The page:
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2008 Lexus IS F

Colin Ryan
Feb 1, 2008
Sccp_0802_01_z+2008_lexus_is_f+front_view Photo 1/3   |   2008 Lexus IS F

Imagine a car company that-in response to customer complaints about their nice, shiny wheels getting too dirty, too quickly-decided to fit softer brake pads to its cars. That's how deep the sporting philosophy has run at Lexus. But lately, there's been a shift at Luxo-barges R Us.

The company has taken its compact IS sedan, given it a 5.0-liter V8, an eight-speed gearbox, a chassis tune, an aerodynamic revamp, and called it the IS F. Why? Because of one man's vision: chief engineer Yukihiko Yaguchi, who steamrollered the project past the accounts department and on to Laguna Seca, the Nrburgring, and Fuji Speedway. He wanted to create a car he could drive to the track, run 10 laps and still want to do more. Considering this started out as a 'skunk works' project, operating under the product planners' radar, the IS F became the most extensively developed car in Toyota's history.

Yaguchi-san used to work with Kimura-san on the Supra Turbo. Kimura then worked for Yamaha in its F1 division. He brings that expertise back to his friend and the IS F's naturally aspirated engine. Designed and made by Yamaha, the aluminum heads feature titanium valves on the intake side and hollow camshafts.

The rest of the engine (except for the cast iron cylinder liners) is also aluminum. In anticipation of high cornering forces, a head-scavenging oil pump prevents lubrication starvation. Two forms of fuel injection are used. Port injection for economy under low to medium loads and direct for maximum performance.

And there's plenty of performance: 416bhp at 6600rpm and 371lb-ft at 5200rpm. Zero to 60mph takes just 4.6 seconds, a quarter-mile is dispatched in 13 seconds and top speed is an electronically limited 170mph (claimed).

Sccp_0802_03_z+2008_lexus_is_f+interior_inside_view_steering_wheel_and_dash_gauges Photo 2/3   |   2008 Lexus IS F

Reaching peak power just 200rpm short of its redline makes the engine highly sensitive to throttle inputs, making the car steer-able with the right foot as well as the hands. As the revs build (with ridiculous ease), a secondary air intake opens at 3600rpm, improving the engine's breathing and making an intoxicating noise as it does so.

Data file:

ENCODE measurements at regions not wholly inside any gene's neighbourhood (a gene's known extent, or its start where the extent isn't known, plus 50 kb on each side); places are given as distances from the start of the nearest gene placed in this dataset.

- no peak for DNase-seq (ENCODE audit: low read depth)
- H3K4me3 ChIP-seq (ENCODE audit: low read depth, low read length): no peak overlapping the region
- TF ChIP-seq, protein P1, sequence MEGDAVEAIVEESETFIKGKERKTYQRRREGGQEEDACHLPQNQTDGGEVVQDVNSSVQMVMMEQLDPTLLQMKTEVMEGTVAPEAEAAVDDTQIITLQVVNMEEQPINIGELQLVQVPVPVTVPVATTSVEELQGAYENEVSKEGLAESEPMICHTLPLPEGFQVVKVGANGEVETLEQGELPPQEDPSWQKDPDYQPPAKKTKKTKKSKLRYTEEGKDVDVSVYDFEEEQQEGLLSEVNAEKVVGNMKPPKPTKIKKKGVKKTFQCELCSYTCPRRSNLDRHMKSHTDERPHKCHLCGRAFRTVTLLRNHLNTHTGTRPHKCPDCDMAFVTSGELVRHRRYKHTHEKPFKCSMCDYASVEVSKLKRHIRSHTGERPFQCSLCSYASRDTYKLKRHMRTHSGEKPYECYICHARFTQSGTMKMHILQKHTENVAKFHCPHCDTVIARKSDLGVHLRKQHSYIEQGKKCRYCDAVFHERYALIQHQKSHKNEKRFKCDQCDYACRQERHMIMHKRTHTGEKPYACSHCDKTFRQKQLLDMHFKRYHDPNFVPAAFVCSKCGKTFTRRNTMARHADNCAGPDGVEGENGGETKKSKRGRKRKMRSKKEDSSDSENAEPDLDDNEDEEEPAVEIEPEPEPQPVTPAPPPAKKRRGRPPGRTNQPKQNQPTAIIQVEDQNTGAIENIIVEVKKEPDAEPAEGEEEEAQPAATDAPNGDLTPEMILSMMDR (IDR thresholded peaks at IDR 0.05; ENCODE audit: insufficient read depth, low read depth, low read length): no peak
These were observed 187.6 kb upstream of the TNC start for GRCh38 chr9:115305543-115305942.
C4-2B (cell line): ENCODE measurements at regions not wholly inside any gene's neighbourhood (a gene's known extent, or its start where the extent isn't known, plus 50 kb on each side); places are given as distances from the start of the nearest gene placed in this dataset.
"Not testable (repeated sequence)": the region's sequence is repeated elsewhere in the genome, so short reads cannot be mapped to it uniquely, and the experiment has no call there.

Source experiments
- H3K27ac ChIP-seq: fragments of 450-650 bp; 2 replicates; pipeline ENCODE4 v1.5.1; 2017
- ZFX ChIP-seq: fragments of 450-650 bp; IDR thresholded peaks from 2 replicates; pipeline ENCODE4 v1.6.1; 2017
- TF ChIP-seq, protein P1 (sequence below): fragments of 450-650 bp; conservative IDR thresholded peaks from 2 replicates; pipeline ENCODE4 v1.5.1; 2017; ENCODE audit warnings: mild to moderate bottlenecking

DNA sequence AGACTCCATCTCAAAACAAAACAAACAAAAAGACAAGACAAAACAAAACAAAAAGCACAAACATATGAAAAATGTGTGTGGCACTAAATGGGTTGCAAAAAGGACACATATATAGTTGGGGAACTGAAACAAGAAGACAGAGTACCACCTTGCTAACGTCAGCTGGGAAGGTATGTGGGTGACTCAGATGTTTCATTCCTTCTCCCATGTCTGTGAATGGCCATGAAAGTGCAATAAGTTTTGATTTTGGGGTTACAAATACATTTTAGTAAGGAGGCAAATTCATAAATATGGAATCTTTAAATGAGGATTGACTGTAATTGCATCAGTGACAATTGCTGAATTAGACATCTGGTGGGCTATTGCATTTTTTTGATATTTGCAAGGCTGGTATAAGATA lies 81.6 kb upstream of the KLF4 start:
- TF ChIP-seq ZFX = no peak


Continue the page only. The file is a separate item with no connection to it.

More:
With the transmission in Manual mode, the needle will hover around redline until the driver, prompted by a single beep, changes up-using either steering wheel-mounted paddles or the shift lever. This is the first time an eight-speed gearbox has gone into a production sports sedan. Taking up no more space than a six-speed version, it has an aggressive torque converter that only slips in first gear (for getting off the line smoothly) and is locked continuously between second and eighth. Between the software and the shifting mechanisms, upshifts happen in one-tenth of a second, while downshifts take two-tenths. There's no hint of clunkiness, just perfect changes every time.

The Vehicle Dynamics Integrated Management (VDIM) has everything else under control. For those of us who don't have the lightning reflexes and uncanny sense of balance that F1 drivers seem blessed with, VDIM is our best friend. It's the nerve center that ties the traction control, electrically assisted steering, engine management and transmission together.

Come up on that corner in Normal mode and it's all about safety. Engine speed decreases, traction control is activated, pulse rate returns to normal. In Sport mode, the fun factor kicks in, giving the driver more room to maneuver, a chance to modulate the throttle and correct the steering, safe in the knowledge that an electronic hand will help guide the car round. It's possible to carry some extra speed through the corner and deliberately set off the VDIM, using it to augment technique. It's that user-friendly.